The Moro Rock Trail in Sequoia National Park is perhaps one of my favorite hikes in the National Parks System! This marvelous granite dome can be seen as you drive up into the park. The views are more spectacular from the top! Just be prepared for an adventure that you will never forget.
Moro Rock Trail - Sequoia National Park
Distance: approximate .5 mile round trip, out and back hike
Elevation Gain/loss: 300 Feet
Time: 45 minutes-hour
Difficulty: Moderate to Difficult. Park visitors with disabilities, knee and back issues, prone to elevation sickness, will find this trail difficult
Restrooms: There are vault toilets at the trailhead.
Accessibility: This Trail has 350+ steps and is not ADA Accessible.
Pets: Pets are prohibited on all trails within Sequoia National Park.
Parking: Small parking lot near the trailhead. You may have to take the free shuttle from the Forest Museum that runs every 15 minutes.
Where is Moro Rock Trailhead
From the South, enter Sequoia National Park through the Ash Mountain entrance and continue on the Generals Highway to the Giant Forest Museum. Turn right just before the museum on Moro Rock/Crescent Meadow Road and follow the signs straight up to the Moro Rock parking lot.
There is a "Y" in the road approximately one mile up. The right takes you to Moro Rock and the left takes you to Tunnel Log and Crescent Meadow. When you get to the trailhead parking area, you will most likely have to exercise patience as there is limited parking at the trailhead.
You can opt to park at the Giant Forest Museum and take a 4.6 mile hike that includes the Soldiers Loop Trail but you will also need 3-4 hours to complete this hike.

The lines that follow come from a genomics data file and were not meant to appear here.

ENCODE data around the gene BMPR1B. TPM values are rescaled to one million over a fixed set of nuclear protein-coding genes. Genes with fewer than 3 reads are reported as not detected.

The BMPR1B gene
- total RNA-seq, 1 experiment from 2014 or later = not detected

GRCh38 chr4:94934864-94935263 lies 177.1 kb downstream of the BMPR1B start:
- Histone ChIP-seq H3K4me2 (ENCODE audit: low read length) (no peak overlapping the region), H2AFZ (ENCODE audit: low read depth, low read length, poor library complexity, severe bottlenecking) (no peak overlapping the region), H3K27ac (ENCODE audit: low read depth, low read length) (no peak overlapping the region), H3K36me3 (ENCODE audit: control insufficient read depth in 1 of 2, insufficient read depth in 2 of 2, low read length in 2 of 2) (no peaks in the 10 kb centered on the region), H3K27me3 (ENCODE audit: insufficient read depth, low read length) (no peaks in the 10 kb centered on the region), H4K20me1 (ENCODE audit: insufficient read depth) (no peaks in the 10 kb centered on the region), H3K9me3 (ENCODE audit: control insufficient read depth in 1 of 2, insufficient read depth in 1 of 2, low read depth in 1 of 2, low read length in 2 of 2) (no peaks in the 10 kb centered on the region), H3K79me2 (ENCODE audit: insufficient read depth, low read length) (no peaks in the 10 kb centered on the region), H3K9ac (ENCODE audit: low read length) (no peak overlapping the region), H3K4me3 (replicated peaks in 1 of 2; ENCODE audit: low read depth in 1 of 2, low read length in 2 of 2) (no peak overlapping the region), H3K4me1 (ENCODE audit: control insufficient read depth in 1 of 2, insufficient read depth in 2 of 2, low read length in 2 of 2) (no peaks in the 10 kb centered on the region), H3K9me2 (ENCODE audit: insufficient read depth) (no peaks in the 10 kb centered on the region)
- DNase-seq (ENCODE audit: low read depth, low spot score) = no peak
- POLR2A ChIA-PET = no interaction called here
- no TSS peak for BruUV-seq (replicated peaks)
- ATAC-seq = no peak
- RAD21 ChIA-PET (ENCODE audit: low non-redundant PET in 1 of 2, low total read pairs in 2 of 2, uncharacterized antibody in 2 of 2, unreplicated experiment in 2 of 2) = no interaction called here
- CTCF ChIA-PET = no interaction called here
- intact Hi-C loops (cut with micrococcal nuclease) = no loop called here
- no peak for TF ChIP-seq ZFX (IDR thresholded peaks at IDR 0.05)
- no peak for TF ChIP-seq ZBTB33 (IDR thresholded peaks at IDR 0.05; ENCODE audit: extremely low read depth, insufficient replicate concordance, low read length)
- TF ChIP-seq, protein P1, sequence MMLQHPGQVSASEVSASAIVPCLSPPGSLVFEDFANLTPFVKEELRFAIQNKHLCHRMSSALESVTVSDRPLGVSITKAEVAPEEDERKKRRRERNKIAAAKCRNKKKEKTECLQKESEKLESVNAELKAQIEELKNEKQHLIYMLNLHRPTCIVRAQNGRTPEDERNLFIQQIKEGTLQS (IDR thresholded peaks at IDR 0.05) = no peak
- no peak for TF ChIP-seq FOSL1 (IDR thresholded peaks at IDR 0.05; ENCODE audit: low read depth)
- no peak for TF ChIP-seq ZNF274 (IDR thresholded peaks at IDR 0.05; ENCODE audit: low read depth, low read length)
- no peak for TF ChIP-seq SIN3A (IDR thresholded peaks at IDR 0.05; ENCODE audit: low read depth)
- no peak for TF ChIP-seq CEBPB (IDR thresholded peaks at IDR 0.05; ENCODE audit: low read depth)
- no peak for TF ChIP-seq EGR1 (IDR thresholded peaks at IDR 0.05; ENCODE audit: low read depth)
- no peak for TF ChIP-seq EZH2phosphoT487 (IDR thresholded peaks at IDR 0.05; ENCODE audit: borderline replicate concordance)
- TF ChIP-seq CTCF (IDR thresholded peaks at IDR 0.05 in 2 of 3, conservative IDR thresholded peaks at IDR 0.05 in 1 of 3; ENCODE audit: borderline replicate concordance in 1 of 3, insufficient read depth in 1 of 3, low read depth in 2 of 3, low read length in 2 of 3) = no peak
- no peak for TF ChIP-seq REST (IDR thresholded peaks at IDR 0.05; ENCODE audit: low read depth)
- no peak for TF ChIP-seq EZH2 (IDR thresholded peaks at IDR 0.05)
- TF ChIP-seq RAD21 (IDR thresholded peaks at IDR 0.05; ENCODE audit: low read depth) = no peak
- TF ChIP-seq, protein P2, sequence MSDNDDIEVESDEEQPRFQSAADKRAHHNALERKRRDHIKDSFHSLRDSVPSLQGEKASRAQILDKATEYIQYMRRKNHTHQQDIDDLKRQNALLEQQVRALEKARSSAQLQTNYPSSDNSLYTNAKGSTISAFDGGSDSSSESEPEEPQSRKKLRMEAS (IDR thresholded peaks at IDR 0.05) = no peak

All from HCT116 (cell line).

From the North, enter Sequoia and Kings Canyon National Parks through the Big Stump Entrance at Kings Canyon National Park. You will then take a right onto the Generals Highway and continue south to the Giant Forest Museum. Take a left onto Moro Rock/Crescent Meadows road and follow the signs to the trailhead.
Hiking Moro Rock Trail
Moro Rock trail climbs 300 feet in just a 1/4 mile! Be prepared as you accent 350+ steps, look over steep drop-offs and have unperilled views of Sequoia.
This is definitely not a place to let children run free! The hike itself has spectacular views, excitement around each corner all the way to the top. From here you can look out to the west and see the foothills of Sequoia National Park, the communities of Three Rivers and the San Joaquin Valley.
Views to the east include the Great Western Divide as well as the headwaters of the Middle Fork of the Kaweah River.
There are picnic benches near the bottom to rest but nothing on the way up or down.
Moro Rock + Soldiers Trail Loop
Distance: 4.6 mile loop trail
Time: 3-4 hours
Parking: Giant Forest Museum
The Soldiers Trail Loop starts off the western edge of the Giant Forest Museum. What I love about taking this trail is that you get to hike through the Giant Sequoias on your way up to Moro Rock. When you get close to the Moro Rock area, there is a short trail that takes you to Hanging Rock. This is a great place to get a view of Moro Rock!